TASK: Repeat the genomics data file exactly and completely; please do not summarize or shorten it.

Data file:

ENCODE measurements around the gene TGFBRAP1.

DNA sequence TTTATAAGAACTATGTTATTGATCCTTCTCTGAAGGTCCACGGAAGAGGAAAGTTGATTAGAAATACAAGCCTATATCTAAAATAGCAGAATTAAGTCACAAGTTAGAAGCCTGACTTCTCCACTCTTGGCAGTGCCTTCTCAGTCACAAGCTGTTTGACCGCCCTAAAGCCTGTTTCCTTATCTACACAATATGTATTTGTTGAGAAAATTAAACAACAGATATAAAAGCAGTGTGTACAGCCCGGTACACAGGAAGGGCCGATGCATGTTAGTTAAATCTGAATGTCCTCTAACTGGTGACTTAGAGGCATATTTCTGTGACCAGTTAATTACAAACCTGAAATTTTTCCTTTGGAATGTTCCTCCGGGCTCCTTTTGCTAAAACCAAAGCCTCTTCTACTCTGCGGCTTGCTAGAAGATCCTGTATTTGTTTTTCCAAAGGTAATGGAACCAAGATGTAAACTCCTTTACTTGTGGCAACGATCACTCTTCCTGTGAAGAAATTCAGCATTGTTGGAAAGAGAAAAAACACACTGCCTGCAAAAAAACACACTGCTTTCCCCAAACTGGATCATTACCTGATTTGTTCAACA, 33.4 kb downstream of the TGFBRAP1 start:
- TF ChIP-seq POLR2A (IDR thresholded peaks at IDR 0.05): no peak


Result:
ENCODE measurements around the gene TGFBRAP1.

DNA sequence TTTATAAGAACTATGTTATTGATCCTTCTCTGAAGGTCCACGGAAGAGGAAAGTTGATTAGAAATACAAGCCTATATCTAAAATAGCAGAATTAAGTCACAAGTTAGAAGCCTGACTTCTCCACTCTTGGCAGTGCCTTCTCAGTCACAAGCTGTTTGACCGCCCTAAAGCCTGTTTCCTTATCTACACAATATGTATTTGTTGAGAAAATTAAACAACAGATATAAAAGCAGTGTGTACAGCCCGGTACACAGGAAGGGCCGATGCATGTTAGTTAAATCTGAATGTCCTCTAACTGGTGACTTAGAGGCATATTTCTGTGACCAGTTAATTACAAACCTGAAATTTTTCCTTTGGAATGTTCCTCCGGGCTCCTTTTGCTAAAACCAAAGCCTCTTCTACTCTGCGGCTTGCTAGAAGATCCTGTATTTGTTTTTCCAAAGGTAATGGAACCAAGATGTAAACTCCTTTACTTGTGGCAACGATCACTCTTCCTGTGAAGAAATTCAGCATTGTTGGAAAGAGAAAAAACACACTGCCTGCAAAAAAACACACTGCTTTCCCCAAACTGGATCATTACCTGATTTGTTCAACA, 33.4 kb downstream of the TGFBRAP1 start:
- TF ChIP-seq POLR2A (IDR thresholded peaks at IDR 0.05): no peak